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From: hobbit () avian org (*Hobbit*)
Date: Tue, 29 Aug 1995 22:00:32 -0400

I screwed around some with this in the 44BSD environment today, and so far
noted the following things:

syslog(3) has a buffer size of 2048 that it builds the message into, but
syslogd(8) has a maximum buffer size [MAXLINE] of 1024.  Great, huh?  What
were they thinking...

In the "may be obvious to some" department, but still worth pointing out to
would-be implementors of a better syslog(3): snprintf and vsnprintf apparently
return the length of what they WOULD have copied, REGARDLESS of a given
limiting length.  This is hinted at in the BSD manpage, although it also
misleadingly says "These functions return the number of characters printed" for
the entire class of 'em.  But for *nprintf, the data actually moved is properly
limited per the "cnt" argument, but a larger value can be returned.  So you
CANNOT rely on that return value to simply bump your buffer pointer.  If
there's any chance of it wandering past your buffer as a result, you have to
check it after every call to *nprintf.  Something like

        ret = snprintf (buf, x, "got %s", user_supplied_data);
        if (ret > x)
                ret = x;

The excessively complex [by its own admission!] innards of BSD vfprintf seem
to implement the limiting by fiddling around with stdio buffers instead of
actually counting bytes, so the final count is as though the whole string were
treated.  This is from a vfprintf.c whose sccsid claims to be "8.1 (Berkeley)
6/4/93", so maybe newer ones work differently.  This is the same one, of
course, that seems to coredump if you feed it too many arguments.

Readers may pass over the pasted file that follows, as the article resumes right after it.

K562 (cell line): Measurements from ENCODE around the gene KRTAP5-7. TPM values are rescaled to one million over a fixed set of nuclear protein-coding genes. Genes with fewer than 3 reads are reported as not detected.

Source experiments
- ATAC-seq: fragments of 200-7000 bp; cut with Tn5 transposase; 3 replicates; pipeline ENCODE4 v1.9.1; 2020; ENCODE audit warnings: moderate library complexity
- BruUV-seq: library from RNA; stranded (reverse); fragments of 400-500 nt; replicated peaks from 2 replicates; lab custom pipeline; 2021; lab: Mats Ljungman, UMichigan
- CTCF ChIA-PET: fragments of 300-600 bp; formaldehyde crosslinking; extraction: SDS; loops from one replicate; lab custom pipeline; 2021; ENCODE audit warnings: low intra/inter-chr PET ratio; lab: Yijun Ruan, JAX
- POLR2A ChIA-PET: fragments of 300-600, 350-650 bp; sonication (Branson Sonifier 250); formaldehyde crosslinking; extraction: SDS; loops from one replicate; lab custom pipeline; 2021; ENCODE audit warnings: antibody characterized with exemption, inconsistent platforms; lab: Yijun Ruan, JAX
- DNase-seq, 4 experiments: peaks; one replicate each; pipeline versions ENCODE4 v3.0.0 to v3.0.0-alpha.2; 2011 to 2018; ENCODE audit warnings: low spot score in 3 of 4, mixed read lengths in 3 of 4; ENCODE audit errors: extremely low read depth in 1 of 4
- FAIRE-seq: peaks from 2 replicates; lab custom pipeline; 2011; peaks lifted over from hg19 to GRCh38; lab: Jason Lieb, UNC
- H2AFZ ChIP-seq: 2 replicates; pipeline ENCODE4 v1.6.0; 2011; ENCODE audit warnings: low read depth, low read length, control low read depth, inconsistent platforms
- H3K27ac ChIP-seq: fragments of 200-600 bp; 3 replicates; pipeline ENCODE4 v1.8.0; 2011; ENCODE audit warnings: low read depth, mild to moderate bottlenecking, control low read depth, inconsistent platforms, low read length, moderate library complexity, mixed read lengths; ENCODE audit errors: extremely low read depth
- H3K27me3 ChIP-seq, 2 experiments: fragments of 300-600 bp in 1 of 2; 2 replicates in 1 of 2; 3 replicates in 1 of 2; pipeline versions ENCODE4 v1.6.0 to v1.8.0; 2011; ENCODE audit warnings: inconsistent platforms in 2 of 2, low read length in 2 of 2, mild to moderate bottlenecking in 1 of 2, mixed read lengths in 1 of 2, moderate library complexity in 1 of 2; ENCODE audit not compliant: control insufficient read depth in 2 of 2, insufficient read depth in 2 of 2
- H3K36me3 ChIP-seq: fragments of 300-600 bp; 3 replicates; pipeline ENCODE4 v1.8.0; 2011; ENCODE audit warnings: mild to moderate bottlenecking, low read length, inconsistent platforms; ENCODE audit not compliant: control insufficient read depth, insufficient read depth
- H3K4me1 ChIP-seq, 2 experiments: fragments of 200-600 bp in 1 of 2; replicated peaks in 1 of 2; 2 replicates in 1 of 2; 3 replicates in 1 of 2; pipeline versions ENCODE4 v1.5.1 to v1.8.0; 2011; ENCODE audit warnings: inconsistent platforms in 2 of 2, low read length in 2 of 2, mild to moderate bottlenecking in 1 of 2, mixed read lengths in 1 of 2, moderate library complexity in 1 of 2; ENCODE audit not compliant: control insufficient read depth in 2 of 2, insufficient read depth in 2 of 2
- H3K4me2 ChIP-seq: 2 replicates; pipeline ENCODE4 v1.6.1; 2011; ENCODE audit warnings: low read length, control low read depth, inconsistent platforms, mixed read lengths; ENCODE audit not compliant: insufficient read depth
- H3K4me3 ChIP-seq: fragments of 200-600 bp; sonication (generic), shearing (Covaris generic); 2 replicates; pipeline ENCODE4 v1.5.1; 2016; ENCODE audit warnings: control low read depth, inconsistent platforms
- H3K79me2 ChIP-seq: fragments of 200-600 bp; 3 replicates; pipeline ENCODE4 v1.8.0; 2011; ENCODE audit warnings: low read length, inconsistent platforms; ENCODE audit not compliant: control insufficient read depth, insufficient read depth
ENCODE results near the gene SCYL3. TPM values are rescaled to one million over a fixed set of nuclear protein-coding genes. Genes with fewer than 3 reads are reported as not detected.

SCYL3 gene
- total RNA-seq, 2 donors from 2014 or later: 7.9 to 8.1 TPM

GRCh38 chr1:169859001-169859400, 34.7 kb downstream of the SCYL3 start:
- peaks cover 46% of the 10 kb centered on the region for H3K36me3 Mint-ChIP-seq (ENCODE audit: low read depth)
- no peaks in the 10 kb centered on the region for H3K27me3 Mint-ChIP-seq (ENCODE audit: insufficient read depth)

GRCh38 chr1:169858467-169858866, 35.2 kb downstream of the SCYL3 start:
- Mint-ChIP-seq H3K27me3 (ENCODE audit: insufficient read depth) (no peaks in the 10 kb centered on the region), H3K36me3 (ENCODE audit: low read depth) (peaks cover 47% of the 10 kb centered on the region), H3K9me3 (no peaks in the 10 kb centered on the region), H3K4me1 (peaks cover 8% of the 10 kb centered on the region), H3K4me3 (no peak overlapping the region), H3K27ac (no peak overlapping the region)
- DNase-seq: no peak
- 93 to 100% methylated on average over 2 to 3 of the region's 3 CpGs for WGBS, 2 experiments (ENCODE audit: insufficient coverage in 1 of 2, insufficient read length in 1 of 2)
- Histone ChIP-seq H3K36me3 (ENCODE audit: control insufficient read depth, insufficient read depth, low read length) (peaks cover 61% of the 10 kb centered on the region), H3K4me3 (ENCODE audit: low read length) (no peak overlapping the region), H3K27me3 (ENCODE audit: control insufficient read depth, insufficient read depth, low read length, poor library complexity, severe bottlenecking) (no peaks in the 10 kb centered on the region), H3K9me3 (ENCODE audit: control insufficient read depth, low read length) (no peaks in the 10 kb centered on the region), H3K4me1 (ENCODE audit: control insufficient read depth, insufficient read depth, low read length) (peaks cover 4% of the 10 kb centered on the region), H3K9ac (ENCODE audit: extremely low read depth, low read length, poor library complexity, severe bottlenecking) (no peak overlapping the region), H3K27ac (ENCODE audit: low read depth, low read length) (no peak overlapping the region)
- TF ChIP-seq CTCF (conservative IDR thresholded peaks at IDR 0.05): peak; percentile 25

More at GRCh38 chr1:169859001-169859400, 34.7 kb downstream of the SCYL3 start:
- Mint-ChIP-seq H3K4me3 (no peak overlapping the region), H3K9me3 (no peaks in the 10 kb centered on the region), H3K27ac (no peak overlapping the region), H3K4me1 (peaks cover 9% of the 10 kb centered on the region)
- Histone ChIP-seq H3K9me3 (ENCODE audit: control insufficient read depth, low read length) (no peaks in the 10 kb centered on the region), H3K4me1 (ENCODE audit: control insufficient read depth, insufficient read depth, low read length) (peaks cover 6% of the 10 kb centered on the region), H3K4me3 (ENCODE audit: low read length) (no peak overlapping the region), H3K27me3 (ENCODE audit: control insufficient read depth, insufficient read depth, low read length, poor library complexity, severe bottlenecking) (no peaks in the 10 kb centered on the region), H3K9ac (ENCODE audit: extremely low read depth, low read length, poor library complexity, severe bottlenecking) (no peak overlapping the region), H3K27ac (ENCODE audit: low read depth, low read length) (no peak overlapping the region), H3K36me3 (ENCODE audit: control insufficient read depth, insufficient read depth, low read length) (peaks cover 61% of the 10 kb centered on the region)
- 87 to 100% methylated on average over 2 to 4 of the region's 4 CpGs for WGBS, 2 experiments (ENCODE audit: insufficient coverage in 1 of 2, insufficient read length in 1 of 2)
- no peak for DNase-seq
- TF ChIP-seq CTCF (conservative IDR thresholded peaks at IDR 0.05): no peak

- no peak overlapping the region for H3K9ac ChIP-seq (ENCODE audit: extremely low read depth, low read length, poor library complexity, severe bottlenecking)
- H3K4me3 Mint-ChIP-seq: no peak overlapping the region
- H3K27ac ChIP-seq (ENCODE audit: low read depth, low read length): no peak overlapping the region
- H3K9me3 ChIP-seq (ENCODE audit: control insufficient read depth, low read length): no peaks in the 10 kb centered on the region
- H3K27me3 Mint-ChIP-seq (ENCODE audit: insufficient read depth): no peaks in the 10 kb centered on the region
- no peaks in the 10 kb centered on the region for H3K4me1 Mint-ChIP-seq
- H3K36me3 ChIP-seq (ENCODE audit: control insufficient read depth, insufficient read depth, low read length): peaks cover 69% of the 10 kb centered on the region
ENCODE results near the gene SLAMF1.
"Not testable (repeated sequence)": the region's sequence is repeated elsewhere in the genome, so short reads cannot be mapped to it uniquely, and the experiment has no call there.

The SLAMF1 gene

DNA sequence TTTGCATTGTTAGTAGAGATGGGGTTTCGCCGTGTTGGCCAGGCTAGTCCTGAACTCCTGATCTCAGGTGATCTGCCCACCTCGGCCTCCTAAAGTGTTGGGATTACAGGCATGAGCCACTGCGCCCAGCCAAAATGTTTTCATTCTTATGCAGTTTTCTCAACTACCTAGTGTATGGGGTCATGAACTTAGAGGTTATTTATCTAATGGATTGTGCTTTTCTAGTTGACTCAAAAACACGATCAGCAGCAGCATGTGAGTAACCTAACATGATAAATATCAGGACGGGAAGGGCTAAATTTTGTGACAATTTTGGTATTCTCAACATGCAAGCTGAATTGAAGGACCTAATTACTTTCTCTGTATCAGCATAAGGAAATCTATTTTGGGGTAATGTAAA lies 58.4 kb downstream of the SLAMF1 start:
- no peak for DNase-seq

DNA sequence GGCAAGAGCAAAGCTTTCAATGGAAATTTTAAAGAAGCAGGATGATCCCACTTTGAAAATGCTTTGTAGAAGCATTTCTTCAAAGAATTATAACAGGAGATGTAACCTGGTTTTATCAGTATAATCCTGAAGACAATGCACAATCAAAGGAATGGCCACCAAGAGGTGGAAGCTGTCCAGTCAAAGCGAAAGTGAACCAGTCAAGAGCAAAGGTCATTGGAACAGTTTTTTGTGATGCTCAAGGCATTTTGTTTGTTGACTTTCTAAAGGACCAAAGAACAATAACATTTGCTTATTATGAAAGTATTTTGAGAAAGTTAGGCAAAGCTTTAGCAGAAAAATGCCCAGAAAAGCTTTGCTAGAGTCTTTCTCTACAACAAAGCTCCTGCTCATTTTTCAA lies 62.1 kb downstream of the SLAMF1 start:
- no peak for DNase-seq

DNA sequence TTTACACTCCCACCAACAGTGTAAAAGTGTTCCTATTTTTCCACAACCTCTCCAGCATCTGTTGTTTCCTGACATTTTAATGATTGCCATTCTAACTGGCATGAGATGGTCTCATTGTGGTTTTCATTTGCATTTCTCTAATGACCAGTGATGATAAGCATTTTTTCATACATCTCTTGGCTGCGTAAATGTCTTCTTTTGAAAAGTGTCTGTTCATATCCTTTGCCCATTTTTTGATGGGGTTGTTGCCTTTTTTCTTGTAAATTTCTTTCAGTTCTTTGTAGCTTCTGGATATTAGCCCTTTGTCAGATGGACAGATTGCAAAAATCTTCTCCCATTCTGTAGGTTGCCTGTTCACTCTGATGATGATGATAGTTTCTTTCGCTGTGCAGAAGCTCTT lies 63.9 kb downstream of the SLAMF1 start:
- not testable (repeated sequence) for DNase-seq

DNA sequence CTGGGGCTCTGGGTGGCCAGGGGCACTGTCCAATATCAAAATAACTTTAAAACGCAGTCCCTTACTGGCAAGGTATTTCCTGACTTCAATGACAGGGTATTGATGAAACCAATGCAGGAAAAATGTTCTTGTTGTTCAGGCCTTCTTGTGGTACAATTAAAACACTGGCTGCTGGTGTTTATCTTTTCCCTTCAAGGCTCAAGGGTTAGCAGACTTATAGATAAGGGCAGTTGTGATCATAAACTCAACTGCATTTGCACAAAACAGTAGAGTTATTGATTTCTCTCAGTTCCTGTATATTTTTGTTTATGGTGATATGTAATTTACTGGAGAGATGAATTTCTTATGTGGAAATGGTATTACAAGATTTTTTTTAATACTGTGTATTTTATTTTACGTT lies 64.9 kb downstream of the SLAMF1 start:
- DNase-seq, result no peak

Needless to say, the stock BSD syslog() buffer construction relies on the
return value from sprintf() to fiddle its pointers.  Sigh...

My mistrust of this is expressed in /src/fixkits/Hsyslog.c here, a quick-and-
dirty in which not only is the buffer length-checked as it is built, but if
something tries to overrun it, a "[truncated]" indication is stuffed into the
end.  This is also for 44bsd only at the moment; I haven't looked at Perry's
patch yet and I have *no* clue where to start building a portable one for
systems that don't have a basic snprintf() to begin with.  [Does the Gnu stuff
include one, maybe?]

Sendmail 8.6.x appears to do some syslog length-checking before issuing the
call in some specific places, but it's not at all clear if all the right
places have this.  Better to just call a paranoid syslog().  A temporary
workaround might be to set the 7-bit option and hope that embedded machine
instructions need their high bits on??

Wu-ftpd limits command strings to 512 characters, which at first glance would
appear to make it safe for systems whose syslogs internally use 1024.  But
there are a few calls that have more than one reference to user-supplied
data, the sum of which along with the control string can, um, add up.  I also
ran across a similar problem with setproctitle() while testing this, so you
probably want to #undef SETPROCTITLE and forget about it for your next rebuild
of ftpd and other daemons that do similar fluff.

And that's only two out of a gazillion daemons that syslog() with reckless
abandon.  Boy howdy, we live in interesting times.


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